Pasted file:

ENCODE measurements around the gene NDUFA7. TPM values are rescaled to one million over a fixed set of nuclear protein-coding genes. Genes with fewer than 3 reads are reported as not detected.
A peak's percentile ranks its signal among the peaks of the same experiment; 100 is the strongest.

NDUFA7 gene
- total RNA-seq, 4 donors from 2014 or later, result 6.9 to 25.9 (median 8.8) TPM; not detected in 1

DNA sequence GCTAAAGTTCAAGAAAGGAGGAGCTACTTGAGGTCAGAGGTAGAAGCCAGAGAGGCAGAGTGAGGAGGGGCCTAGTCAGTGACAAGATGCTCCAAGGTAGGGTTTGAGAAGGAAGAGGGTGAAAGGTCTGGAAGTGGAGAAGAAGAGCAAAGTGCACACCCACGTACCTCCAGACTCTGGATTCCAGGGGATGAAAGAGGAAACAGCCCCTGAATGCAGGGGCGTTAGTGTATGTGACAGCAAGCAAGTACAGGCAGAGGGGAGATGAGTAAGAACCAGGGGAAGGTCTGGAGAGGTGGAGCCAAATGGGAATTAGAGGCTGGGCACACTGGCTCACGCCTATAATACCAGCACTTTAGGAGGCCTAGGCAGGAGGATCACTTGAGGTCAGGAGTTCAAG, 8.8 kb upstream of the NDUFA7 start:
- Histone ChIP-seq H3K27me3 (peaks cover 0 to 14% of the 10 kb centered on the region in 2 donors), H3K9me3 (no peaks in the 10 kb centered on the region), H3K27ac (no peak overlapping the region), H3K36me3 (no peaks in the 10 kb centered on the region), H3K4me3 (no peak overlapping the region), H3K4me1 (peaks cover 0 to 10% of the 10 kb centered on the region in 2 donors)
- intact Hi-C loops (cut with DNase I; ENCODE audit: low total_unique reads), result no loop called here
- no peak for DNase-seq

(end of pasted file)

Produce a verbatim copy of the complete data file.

ENCODE measurements around the gene NDUFA7. TPM values are rescaled to one million over a fixed set of nuclear protein-coding genes. Genes with fewer than 3 reads are reported as not detected.
A peak's percentile ranks its signal among the peaks of the same experiment; 100 is the strongest.

NDUFA7 gene
- total RNA-seq, 4 donors from 2014 or later, result 6.9 to 25.9 (median 8.8) TPM; not detected in 1

DNA sequence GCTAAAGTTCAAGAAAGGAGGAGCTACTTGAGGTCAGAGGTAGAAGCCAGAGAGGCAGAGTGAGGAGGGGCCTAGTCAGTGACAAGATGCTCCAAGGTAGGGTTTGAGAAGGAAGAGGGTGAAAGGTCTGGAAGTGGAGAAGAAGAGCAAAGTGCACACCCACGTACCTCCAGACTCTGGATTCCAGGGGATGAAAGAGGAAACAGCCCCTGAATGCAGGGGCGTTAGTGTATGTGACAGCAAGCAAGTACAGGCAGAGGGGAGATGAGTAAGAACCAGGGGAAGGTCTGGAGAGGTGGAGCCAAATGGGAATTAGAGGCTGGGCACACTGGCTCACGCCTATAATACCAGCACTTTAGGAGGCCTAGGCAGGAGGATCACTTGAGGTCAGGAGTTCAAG, 8.8 kb upstream of the NDUFA7 start:
- Histone ChIP-seq H3K27me3 (peaks cover 0 to 14% of the 10 kb centered on the region in 2 donors), H3K9me3 (no peaks in the 10 kb centered on the region), H3K27ac (no peak overlapping the region), H3K36me3 (no peaks in the 10 kb centered on the region), H3K4me3 (no peak overlapping the region), H3K4me1 (peaks cover 0 to 10% of the 10 kb centered on the region in 2 donors)
- intact Hi-C loops (cut with DNase I; ENCODE audit: low total_unique reads), result no loop called here
- no peak for DNase-seq